Predicting Cognitive Resilience Against Sleep Loss
Resilience is the ability to cope effectively and adapt to a wide range of stressful environmental challenges. Sleep loss has been shown to reduce activity in the brain regions responsible for resilience. The ability to resist the effects of sleep loss appears to be a stable, trait-like quality. This study will attempt to predict individuals' trait-resistance to sleep loss based on their neurobiology.
|Study Design:||Intervention Model: Single Group Assignment
Masking: Open Label
Primary Purpose: Screening
|Official Title:||Multimodal Neuroimaging to Predict Cognitive Resilience Against Sleep Loss|
- Differences in the medial prefrontal cortex (MPFC) as measured by fMRI, DTI, and MRS [ Time Frame: Session 2 of study (1 week after enrollment) ] [ Designated as safety issue: No ]It is hypothesized that, relative to vulnerable individuals, those who are highly resistant to the adverse effects of sleep loss on cognition will show: 1) increased gray matter volume in the MPFC, 2) greater white matter integrity as indicated by the Diffusion Tensor Imaging measure of fractional anisotropy (FA) values in the MPFC, 3) greater functional activation in MPFC during cognitively demanding tasks, 4) greater functional connectivity between MPFC and alerting regions of the midbrain and thalamus; and 5) different ratios of GABA and glutamate within the MPFC.
- Psychomotor Vigilance Task (PVT) [ Time Frame: At sleep deprivation session (2 weeks after enrollment) ] [ Designated as safety issue: No ]The PVT will be administered 17 throughout the overnight sleep deprivation session. PVT performance measures participants' alertness and objective resilience to sleep deprivation. PVT performance will be used as a measure to retrospectively assign participants into sleep loss-resistant and sleep loss-vulnerable groups.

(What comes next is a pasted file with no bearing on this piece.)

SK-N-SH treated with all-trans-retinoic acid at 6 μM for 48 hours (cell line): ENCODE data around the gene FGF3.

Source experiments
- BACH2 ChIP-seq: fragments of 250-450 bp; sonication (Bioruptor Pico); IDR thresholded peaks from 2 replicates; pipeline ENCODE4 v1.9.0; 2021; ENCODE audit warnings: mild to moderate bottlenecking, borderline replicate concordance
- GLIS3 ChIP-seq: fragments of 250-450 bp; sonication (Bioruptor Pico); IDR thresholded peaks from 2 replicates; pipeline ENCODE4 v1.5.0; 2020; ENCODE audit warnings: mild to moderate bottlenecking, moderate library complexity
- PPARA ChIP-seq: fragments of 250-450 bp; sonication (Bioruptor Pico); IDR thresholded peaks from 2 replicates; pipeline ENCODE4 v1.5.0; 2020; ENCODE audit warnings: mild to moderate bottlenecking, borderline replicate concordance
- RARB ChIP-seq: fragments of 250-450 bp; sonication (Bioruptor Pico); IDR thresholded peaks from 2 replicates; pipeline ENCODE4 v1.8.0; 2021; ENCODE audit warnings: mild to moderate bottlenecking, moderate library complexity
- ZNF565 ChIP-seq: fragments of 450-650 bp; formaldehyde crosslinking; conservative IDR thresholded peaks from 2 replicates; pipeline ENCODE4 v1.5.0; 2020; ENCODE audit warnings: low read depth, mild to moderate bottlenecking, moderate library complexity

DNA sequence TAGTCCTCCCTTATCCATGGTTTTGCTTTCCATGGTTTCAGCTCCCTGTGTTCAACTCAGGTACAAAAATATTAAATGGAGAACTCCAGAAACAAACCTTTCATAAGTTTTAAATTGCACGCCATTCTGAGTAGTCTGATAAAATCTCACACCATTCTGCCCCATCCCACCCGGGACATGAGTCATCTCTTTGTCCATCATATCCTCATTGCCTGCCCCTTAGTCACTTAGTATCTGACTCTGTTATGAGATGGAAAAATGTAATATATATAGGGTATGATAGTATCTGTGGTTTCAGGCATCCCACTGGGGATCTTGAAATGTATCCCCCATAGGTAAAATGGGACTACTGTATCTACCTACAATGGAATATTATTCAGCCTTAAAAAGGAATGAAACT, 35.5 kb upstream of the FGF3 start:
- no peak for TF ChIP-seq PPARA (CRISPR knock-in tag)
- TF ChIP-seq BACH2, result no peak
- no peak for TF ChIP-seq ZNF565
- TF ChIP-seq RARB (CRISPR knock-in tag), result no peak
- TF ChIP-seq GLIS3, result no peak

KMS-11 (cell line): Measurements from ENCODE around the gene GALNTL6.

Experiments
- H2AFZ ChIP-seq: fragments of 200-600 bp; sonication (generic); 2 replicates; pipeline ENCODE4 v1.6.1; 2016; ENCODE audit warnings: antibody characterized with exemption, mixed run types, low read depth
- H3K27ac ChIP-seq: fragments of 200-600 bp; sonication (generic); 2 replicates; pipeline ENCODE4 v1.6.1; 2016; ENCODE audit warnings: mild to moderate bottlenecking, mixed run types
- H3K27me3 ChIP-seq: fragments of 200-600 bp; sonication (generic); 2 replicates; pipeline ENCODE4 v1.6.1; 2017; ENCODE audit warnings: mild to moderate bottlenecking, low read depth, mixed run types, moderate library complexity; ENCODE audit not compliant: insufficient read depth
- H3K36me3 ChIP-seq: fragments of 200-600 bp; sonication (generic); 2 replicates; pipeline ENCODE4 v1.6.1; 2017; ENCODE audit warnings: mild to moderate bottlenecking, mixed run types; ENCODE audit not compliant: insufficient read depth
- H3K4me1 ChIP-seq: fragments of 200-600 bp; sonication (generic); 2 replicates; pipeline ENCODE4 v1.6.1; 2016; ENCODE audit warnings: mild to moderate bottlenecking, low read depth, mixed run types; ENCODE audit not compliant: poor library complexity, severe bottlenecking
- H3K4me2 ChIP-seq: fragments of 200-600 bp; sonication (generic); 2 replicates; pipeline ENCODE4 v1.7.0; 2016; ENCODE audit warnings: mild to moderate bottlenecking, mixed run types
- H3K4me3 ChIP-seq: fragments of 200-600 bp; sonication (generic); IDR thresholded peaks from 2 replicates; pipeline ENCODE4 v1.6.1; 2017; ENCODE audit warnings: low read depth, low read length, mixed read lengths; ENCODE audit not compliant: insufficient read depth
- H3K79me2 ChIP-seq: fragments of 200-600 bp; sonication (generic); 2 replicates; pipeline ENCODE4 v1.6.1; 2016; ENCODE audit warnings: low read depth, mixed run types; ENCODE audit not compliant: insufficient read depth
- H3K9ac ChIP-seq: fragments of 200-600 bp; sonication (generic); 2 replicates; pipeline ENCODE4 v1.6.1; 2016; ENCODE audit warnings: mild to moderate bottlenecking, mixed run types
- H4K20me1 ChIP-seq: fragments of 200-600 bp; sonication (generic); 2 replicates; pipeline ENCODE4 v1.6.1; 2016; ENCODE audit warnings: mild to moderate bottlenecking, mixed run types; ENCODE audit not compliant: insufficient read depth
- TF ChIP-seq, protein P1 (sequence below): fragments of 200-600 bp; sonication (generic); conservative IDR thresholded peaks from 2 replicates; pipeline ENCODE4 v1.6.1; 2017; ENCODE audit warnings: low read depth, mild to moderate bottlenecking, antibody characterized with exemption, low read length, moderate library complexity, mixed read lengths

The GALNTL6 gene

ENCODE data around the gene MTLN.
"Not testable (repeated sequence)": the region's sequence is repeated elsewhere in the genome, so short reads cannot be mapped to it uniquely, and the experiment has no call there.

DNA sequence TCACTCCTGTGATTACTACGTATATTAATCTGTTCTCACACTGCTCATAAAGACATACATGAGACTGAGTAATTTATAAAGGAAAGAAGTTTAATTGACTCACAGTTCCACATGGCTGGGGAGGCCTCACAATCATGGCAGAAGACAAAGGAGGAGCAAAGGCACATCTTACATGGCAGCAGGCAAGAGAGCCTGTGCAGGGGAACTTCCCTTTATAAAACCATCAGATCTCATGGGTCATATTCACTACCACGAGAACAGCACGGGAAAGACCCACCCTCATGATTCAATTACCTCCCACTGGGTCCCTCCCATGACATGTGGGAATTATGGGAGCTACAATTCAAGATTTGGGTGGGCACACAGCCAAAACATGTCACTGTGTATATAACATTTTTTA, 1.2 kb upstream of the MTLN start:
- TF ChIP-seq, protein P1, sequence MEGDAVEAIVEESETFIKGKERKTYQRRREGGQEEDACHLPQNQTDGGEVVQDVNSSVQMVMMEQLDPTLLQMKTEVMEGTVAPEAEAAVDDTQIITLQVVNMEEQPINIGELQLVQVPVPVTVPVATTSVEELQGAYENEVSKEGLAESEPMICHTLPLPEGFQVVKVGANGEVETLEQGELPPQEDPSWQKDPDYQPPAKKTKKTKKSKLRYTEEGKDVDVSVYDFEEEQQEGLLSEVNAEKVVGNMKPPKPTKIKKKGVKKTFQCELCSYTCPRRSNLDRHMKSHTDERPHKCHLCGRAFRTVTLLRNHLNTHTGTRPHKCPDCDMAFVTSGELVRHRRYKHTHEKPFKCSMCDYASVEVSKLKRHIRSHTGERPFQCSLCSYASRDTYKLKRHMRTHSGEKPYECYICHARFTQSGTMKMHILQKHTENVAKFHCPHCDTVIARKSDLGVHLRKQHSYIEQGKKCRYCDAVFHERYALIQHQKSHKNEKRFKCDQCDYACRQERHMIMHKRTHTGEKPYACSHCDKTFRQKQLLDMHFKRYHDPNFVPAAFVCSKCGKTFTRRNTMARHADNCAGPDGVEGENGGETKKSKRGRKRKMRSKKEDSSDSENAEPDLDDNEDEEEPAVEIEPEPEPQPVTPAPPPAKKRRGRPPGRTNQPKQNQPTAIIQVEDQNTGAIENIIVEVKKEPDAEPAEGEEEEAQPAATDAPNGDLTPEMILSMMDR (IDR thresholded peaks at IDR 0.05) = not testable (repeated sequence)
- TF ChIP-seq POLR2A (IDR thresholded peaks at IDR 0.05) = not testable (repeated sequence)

- Karolinska Sleepiness Scale (KSS) [ Time Frame: At sleep deprivation session (2 weeks after enrollment) ] [ Designated as safety issue: No ]The KSS will be administered 17 throughout the overnight sleep deprivation session. The KSS provides a measure of subjective sleepiness.
|Study Start Date:||April 2013|
|Estimated Study Completion Date:||October 2014|
|Estimated Primary Completion Date:||October 2014 (Final data collection date for primary outcome measure)|
Experimental: Sleep deprivation
Participants will undergo 29 hours of sleep deprivation, 17 of which will be spent in the laboratory.
Behavioral: Sleep deprivation
Participants will undergo 29 hours of sleep deprivation. They will wake up at 7:00 am on the day of the study and remain awake in the laboratory until 12:00 pm the next day.
Resilience, the ability to cope effectively and adapt to a wide range of stressful environmental challenges, appears to be mediated extensively by the medial prefrontal cortex (MPFC). Sleep deprivation has been shown to reduce metabolic activity throughout the brain, particularly the MPFC. The ability to resist the effects of sleep loss appears to be a stable, trait-like phenomenon that is consistent across situations, suggesting that it may reflect an enduring quality of the underlying neurobiological system. The present study aims to identify the neural basis of resilience and effectively discriminate resistant from vulnerable individuals during an overnight sleep deprivation session. Specifically, the primary aims of this research are 1) to further our understanding of the role of the MPFC in resilience and 2) to develop a statistical prediction algorithm based on multimodal neuroimaging that will reliably discriminate between individuals who are resilient versus vulnerable to the cognitive impairing effects of sleep loss.
|Contact: Hannah Gogelfirstname.lastname@example.org|
|Contact: William Killgore, PhDemail@example.com|
|United States, Massachusetts|
|Belmont, Massachusetts, United States, 02478|
|Contact: William D Killgore, PhD 617-855-3166 firstname.lastname@example.org|
|Contact: Hannah Gogel 617-855-2238 email@example.com|
|Principal Investigator:||William D Killgore, PhD||Mclean Hospital|